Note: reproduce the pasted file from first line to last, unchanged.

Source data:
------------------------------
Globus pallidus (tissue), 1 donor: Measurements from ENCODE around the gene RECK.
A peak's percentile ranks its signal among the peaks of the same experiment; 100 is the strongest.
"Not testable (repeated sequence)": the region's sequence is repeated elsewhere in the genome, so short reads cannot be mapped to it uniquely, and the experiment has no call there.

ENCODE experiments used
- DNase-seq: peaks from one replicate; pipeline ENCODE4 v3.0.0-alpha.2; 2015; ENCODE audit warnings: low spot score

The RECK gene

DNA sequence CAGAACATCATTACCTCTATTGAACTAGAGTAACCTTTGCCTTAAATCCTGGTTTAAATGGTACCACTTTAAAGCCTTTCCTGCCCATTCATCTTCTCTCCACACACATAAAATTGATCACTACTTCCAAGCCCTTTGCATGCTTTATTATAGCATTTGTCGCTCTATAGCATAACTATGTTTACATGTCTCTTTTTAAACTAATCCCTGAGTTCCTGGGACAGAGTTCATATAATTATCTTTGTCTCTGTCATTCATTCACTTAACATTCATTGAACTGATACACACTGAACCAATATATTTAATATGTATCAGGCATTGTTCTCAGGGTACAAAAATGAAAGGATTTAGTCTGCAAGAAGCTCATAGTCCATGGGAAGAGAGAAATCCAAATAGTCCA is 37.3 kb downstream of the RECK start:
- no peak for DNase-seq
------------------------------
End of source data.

Globus pallidus (tissue), 1 donor: Measurements from ENCODE around the gene RECK.
A peak's percentile ranks its signal among the peaks of the same experiment; 100 is the strongest.
"Not testable (repeated sequence)": the region's sequence is repeated elsewhere in the genome, so short reads cannot be mapped to it uniquely, and the experiment has no call there.

ENCODE experiments used
- DNase-seq: peaks from one replicate; pipeline ENCODE4 v3.0.0-alpha.2; 2015; ENCODE audit warnings: low spot score

The RECK gene

DNA sequence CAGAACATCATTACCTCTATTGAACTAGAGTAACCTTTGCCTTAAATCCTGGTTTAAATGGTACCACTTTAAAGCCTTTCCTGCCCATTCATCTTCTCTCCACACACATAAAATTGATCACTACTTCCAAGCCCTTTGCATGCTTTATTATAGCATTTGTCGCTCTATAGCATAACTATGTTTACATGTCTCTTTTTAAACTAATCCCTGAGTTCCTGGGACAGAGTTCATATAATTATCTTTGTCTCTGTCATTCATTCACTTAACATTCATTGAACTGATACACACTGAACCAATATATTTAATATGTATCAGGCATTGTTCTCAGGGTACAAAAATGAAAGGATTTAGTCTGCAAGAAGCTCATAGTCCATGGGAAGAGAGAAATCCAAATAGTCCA is 37.3 kb downstream of the RECK start:
- no peak for DNase-seq